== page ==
Each December I write a tongue-in-cheek column about Christmas gifts I think fit the times but that you won’t find in any stores or even online. For example, one of my gifts last year was a game called Collusion Conclusion. It was similar to the traditional murder mystery game Clue, in which players move their tokens to different rooms in a mansion where they ask questions of the other players in an effort to solve the crime through a process of elimination. The winner is the first one who correctly identifies the culprit, their weapon and the location of the murder.
In Collusion Conclusion, players moved their token, called a “Rudy,” to locations around the globe in search of Hillary Clinton’s email server. If a player guessed wrong, the other players would stand up and shout “that’s fake news!” as they produced evidence proving the accuser wrong.
This year’s version is similar, except it is called Election Inspection and the players move their Rudy around to different states in search of who stole Donald Trump’s votes.
With the current surge in coronavirus cases, some children may be concerned that Santa may be deemed a “super-spreader” and not be allowed to make his traditional Christmas Eve flight, distributing toys to all the good boys and girls in the world. Not to worry. The Centers for Disease Control announced that Santa will be allowed to fly as long as he and his reindeer all wear masks. The problem with this is that Santa relies on Rudolph, with his bright, shiny red nose, to guide his sleigh through the night sky. So, if jolly ol’ St. Nick is a bit late with some deliveries, or if he leaves gifts at the wrong house, blame it on the masks.
Do you know someone suffering from “the Corona-20” — you know, those extra pounds some of us have gained during the quarantine while we’re lying in bed eating munchies while binge-watching Netflix? If so, you might consider giving them some home exercise equipment. Just be tactful how you go about it, as many of us are stressed-out and prone to emotional outbursts. “Honey, I thought you might want to get your youthful figure back” is likely to be received with tears rather than squeals of joy.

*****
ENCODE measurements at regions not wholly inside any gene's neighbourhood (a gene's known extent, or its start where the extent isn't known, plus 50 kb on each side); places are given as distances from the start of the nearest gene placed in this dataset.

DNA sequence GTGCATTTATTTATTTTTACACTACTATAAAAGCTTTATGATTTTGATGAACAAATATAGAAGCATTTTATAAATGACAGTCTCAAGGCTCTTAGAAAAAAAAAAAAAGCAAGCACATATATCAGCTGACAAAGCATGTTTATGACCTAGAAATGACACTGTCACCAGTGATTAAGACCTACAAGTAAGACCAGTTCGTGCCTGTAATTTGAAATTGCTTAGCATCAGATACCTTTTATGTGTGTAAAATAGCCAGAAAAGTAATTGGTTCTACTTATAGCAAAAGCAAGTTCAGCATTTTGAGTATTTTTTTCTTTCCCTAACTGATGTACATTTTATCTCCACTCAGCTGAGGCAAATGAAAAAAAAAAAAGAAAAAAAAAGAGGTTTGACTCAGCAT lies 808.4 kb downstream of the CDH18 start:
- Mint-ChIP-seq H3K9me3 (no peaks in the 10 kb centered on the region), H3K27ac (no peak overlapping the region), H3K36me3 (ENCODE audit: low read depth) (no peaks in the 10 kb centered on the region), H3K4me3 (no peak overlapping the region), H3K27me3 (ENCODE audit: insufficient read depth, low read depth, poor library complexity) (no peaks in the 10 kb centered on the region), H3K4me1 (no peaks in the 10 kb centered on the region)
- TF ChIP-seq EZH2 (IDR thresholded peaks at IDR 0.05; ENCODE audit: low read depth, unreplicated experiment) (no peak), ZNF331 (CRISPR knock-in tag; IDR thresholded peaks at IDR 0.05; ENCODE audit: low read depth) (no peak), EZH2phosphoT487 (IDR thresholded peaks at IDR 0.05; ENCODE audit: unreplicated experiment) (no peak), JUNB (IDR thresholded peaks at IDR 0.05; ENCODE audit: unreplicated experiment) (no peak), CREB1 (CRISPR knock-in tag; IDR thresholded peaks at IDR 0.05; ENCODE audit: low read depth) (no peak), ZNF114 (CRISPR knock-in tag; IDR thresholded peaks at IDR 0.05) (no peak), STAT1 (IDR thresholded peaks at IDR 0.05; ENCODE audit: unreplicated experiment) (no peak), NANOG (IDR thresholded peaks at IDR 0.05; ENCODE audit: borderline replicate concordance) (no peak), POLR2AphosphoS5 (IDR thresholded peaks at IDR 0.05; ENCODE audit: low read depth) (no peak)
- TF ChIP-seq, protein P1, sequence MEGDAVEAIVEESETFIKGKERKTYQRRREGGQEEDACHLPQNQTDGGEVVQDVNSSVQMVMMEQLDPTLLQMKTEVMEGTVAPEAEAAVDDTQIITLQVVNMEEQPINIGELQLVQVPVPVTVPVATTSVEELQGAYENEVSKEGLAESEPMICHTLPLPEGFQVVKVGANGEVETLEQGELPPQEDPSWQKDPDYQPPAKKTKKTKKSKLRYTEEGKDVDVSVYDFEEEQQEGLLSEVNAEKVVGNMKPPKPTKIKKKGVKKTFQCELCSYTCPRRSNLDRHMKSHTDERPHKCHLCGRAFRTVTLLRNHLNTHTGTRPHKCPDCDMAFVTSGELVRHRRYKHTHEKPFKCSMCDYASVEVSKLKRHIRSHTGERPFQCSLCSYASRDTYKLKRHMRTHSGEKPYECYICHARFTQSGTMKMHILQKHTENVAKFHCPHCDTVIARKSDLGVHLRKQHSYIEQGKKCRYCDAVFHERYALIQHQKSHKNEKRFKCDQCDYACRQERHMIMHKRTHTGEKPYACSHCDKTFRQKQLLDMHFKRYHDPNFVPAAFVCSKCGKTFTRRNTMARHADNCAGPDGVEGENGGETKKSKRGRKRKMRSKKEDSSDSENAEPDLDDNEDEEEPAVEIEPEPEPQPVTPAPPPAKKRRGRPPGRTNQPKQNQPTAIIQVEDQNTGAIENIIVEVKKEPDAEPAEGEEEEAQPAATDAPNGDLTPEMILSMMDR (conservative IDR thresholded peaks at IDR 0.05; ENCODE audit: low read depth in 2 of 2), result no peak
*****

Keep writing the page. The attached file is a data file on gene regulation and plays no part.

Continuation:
Bluetooth add-on devices for your computer, such as Alexa and Siri, make great gifts. They let you wirelessly communicate with your computer so you can search the internet or play your favorite music in any room in your house.
And they cost under $100. One word of caution: these devises are always listening. Followers of QAnon believe a deep-state cabal of pedophiles controls our government, and its members are listening to everything we say through our computers. They may graciously thank you for the gift, but after you leave, they will probably take the device to their backyard and shoot it.
With many schools closed or engaged in distance-learning due to the pandemic, two things should be near the top of every parent’s gift list this Christmas: something to keep the kids busy and out of trouble, and something educational to help them keep pace with their learning. If you are looking for a gift for a young girl, I suggest you stay away from Easy-Bake ovens or anything having to do with the kitchen, as this might be interpreted as suggesting a woman’s place is in the home. You should also scratch the Barbie & Ken doll house off your list. Instead, go for STEM (science, technology, engineering and mathematics) toys; they can give your little cutie a head start in developing a solid, high-paying career.